Table 3.  Percentages of nitrogen (mean percentage NdF ± 1 SE) and carbon (mean percentage CdF ± 1 SE) derived from fungal association in the leaves of 10 autotrophic orchid species as calculated from δ15N or δ13C values, respectively, and based on a linear two-source isotopic mixing model
SpeciesSite% NdF% CdF
  1. The orchids were collected from four forest and four grassland sites in Europe. Site codes are given in the Materials and Methods section. Stars indicate significance levels for deviations from zero (*P < 0.05, **P < 0.01, ***P < 0.001). For the respective numbers of replicates (n) see Table 1. SE is missing, if n < 3. n.a. no data available.

Cephalanthera dam.T 79 ± 5 ***n.a.
Cephalanthera dam.V1 80 ± 5 *** 85 ± 3 ***
Cephalanthera rubraV2 51 ± 1 ***  7 ± 1 **
Ophrys insectiferaV2 54  4
Platanthera bifoliaV2 −2 ± 11 11 ± 7
Listera ovataV2  0 ± 4  6 ± 4
Ophrys insectiferaV3 37 ± 14 *  9
Epipactis helleborineV3100 43
Epipactis atrorubensV3 80 32
Platanthera bifoliaV3  4−24
Listera ovataV3 15n.a.
Listera ovataF1 26 16
Orchis ustulataF1 63 ± 4 ***−10 ± 5
Orchis masculaF1 37 ± 4 ***−16 ± 7
Dactylorhiza samb.F1 22  3
Listera ovataF2 26 ± 6 ** 27 ± 6 **
Orchis masculaF2 33 ± 3 *** −6 ± 3
Dactylorhiza samb.F3 12 ± 3 **  1 ± 4
Dactylorhiza samb.F4  1 ± 2 10 ± 5

Statistically significant C gain from the fungal association was only found for the two Cephalanthera species growing on forest sites and for Listera ovata on the grassland site F2 (Table 3). Cephalanthera damasonium growing in the Fagus sylvatica forest was estimated to obtain 85% of its C from fungi. Epipactis species probably gain also considerable proportions of their leaf C from fungi, but those and some other data sets could not be tested for significance due to insufficient replicates. Some percentage CdF calculations produced negative results, but none of these were significant.

Discussion

Isotope signature of the non-orchids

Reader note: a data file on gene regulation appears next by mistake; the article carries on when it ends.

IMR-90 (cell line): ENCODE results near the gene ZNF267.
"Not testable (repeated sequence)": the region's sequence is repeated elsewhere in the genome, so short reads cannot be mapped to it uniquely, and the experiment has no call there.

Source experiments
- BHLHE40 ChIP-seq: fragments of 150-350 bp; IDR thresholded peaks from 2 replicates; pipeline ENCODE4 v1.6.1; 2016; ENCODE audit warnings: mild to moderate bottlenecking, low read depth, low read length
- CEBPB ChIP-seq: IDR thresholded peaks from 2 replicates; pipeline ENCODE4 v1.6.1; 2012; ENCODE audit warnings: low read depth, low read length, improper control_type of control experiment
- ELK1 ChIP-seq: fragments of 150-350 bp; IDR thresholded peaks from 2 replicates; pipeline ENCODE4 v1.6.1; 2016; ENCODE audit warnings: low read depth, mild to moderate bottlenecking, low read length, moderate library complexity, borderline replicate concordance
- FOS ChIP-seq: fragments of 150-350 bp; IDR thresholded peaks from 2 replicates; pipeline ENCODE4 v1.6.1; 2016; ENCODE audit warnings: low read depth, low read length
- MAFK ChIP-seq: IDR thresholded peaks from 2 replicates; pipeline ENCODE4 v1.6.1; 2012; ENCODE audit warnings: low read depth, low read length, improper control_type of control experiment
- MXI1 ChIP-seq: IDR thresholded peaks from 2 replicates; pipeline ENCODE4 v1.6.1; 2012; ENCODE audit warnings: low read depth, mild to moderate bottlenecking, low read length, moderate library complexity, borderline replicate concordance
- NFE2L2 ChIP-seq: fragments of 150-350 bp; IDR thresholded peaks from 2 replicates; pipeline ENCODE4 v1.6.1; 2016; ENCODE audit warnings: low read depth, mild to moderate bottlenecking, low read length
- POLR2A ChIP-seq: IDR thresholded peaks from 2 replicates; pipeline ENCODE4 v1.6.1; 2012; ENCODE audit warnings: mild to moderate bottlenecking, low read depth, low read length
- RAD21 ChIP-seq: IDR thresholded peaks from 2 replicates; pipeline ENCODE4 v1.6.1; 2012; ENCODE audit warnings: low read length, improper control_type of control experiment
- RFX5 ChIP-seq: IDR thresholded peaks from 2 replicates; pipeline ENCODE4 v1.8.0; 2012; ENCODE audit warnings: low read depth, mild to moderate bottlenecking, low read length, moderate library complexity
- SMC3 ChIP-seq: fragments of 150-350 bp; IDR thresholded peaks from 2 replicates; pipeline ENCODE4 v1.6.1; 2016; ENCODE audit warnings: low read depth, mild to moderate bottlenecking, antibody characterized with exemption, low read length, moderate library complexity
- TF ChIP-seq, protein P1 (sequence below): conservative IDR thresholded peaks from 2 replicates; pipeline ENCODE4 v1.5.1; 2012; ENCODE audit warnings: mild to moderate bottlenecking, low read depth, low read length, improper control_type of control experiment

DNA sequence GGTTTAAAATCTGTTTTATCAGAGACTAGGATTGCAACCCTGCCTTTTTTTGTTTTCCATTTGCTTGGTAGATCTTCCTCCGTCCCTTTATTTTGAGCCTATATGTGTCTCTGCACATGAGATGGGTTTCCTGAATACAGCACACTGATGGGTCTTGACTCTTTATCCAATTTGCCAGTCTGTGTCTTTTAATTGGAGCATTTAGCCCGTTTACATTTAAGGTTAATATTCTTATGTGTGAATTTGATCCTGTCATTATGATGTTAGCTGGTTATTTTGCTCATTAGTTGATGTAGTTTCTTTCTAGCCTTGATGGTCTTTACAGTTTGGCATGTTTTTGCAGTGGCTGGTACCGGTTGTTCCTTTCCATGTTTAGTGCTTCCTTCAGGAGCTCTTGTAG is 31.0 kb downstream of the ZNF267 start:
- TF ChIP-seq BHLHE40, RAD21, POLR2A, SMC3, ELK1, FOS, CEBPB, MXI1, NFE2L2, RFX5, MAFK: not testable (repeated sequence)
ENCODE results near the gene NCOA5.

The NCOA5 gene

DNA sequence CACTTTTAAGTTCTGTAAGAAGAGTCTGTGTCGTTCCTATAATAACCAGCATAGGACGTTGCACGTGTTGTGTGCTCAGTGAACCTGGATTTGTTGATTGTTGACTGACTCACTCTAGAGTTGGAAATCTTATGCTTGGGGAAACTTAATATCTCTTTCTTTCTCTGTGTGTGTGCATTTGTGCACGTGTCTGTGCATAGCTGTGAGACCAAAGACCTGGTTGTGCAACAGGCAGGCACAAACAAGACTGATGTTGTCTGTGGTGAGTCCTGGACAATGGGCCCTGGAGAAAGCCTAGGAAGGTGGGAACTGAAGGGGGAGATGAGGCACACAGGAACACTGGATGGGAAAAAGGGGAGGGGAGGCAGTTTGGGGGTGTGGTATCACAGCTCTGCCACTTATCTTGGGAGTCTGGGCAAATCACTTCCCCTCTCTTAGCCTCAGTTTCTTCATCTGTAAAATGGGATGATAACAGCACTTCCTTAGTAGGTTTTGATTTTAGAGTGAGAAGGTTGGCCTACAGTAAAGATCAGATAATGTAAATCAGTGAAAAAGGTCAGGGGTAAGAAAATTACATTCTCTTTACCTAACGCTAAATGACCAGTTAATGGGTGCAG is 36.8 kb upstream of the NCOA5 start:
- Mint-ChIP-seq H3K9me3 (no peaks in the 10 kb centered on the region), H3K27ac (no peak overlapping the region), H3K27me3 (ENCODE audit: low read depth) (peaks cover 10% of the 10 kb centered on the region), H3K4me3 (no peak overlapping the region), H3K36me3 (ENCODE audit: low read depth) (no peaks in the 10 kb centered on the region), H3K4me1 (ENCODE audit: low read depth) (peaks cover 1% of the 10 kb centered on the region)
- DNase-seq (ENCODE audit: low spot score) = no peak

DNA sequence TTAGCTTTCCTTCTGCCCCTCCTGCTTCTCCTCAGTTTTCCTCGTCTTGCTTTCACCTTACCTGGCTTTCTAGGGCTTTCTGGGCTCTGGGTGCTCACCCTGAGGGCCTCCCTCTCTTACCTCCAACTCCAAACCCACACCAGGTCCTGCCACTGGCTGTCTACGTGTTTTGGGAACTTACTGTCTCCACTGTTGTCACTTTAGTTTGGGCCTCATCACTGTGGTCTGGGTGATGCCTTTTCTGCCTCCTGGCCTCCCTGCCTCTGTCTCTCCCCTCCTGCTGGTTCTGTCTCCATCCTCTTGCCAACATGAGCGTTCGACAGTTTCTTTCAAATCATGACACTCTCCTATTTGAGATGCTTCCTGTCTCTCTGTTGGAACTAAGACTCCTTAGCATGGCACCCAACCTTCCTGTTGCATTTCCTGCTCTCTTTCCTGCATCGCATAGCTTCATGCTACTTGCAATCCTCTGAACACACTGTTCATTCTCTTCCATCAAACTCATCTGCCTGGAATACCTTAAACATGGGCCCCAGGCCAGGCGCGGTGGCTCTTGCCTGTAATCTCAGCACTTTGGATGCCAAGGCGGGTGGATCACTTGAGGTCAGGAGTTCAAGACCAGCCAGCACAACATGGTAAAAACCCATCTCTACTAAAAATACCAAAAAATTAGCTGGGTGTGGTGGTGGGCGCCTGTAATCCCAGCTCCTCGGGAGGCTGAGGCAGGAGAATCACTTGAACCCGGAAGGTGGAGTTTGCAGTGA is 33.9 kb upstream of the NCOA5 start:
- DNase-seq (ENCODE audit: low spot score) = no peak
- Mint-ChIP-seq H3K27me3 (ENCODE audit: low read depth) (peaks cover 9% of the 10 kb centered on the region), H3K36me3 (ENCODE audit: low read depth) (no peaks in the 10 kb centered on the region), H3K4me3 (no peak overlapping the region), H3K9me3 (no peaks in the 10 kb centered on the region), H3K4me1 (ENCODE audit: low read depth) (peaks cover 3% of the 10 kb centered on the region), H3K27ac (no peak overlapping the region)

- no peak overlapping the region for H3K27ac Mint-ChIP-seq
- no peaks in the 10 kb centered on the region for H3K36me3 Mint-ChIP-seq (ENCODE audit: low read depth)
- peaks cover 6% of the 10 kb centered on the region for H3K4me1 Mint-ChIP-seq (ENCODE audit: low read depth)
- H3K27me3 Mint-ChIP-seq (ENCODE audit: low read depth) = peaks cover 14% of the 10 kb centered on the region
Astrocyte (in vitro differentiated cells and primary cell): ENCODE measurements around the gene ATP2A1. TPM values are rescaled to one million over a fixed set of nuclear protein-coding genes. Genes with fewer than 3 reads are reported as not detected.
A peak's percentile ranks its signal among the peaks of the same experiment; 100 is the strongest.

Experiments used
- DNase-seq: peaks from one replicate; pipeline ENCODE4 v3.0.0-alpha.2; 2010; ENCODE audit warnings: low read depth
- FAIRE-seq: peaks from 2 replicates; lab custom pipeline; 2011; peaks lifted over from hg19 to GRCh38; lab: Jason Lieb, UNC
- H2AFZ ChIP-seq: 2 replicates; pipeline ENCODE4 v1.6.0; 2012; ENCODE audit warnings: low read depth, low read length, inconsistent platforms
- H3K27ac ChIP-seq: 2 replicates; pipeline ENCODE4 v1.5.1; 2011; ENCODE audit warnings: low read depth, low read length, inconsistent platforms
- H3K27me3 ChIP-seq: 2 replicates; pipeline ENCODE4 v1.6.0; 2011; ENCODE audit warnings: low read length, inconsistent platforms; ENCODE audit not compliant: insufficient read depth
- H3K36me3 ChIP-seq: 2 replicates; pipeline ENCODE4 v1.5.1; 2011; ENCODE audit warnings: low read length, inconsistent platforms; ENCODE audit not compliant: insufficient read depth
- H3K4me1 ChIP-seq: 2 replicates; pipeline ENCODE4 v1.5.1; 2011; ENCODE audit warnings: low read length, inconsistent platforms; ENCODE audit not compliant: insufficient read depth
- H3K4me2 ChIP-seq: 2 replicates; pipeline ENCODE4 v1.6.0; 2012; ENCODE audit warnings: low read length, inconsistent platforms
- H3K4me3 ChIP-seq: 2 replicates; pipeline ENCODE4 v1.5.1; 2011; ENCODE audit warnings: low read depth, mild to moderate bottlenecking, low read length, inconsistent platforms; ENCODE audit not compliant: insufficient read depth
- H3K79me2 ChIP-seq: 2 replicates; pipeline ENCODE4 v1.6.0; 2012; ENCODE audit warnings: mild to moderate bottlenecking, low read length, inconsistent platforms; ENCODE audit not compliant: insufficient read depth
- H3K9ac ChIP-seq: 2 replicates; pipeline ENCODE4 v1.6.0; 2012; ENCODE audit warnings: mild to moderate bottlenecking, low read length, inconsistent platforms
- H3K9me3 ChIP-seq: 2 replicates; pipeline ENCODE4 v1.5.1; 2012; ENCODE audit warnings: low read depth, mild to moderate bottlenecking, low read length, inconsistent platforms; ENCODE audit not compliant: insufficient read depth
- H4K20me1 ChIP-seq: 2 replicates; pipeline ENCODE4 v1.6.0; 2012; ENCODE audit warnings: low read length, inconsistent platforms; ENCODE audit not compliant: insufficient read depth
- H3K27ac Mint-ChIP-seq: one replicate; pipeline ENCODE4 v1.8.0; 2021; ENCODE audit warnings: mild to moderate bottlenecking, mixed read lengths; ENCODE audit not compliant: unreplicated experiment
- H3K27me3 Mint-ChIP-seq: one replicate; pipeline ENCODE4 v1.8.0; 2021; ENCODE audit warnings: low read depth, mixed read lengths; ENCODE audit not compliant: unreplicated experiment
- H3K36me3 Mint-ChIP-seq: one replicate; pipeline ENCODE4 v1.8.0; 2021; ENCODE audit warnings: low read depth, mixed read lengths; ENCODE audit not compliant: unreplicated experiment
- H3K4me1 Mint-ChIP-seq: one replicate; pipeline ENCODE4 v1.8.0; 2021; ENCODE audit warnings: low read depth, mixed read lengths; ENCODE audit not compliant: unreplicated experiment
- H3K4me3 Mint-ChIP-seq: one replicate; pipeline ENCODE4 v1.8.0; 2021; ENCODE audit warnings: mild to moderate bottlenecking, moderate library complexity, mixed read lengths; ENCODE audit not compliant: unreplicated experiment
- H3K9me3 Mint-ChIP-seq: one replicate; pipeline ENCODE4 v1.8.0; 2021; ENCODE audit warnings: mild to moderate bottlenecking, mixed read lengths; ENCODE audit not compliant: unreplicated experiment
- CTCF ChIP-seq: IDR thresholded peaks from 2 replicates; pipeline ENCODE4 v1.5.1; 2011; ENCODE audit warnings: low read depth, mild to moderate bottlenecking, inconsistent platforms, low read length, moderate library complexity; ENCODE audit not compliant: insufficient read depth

The δ15N values of leaves of non-orchids and of soil samples from all eight sites were in the typical range for temperate vegetation and soils, with forest vegetation and soils more depleted in 15N than grassland vegetation and soils (Shearer & Kohl, 1986; Gebauer & Schulze, 1991; Martinelli et al., 1999; Gebauer et al., 2000a). Because all major pathways of N loss (denitrification, ammonia volatilization and nitrate leaching) cause 15N enrichment of the remaining nitrogen, increased N losses on grassland sites are considered to be mainly responsible for this difference (Shearer & Kohl, 1986; Högberg, 1997; Jung et al., 1997; Velthof et al., 2000; Vervaet et al., 2002; Tilsner et al., 2003). δ15N of leaves of non-orchids belonging to the group of ECM, ERI or AM/NON plants showed little variation within sites compared with intersite variation, not significantly different at a site, and were typical of data from temperate systems (Gebauer & Dietrich, 1993). Under more nutrient-limited conditions of boreal regions, ECM, ERI and AM/NON plants have distinct δ15N values (Schulze et al., 1994; Michelsen et al., 1998). The isotopic homogeneity within non-orchid leaves at all sites of this investigation suggests that all non-orchids within one site contained N of similar origin. This does not necessarily mean that all of these plants utilized one specific N compound (e.g. ammonium) as an N source, but that they utilized a mixture of N compounds (e.g. ammonium + nitrate + organic N from the soil + various N compounds from atmospheric deposition, Gebauer, 2000; Gebauer et al., 2000b; Harrison et al., 2000) that were isotopically more similar than the mixture of N compounds available at the other sites. The remaining variability between leaves of individual non-orchid species growing on the same sites represents species-specific characteristics in N source preference or N metabolism and allocation. The isotopic homogeneity of the leaf material on each of the respective sites was furthermore enhanced by the sampling scheme, which attempted to minimize undesired spatial and temporal heterogeneity in N utilization (see Materials and Methods and Gebauer & Dietrich, 1993). The FIX plant group was the only functional group to be significantly distinguished by leaf δ15N values from other non-orchids, at least on two of the four grassland sites. Since FIX plant leaves and leaves of other non-orchids from the grassland sites always had δ15N values close to zero, which is the δ15N value of atmospheric N2, we did not attempt to calculate the nitrogen gain from N2-fixation. Furthermore, leaves of these two groups differed in δ15N by less than 5‰ (Högberg, 1997 and discussion in the last section of this paper). Nevertheless, the significantly and consistently higher leaf total N concentration of the FIX plants indicates nitrogen gain from symbiotic N2-fixation. We conclude from these findings that the leaf δ15N values found for all non-orchids and non-FIX plants on each of the investigated sites represents the site-specific spectrum of leaf δ15N values that occurs when different plant species associated with different types of mycorrhizas (ECM, ERI and AM/NON) are competing at the same time and in close spatial proximity for soil-borne N under temperate European growing conditions.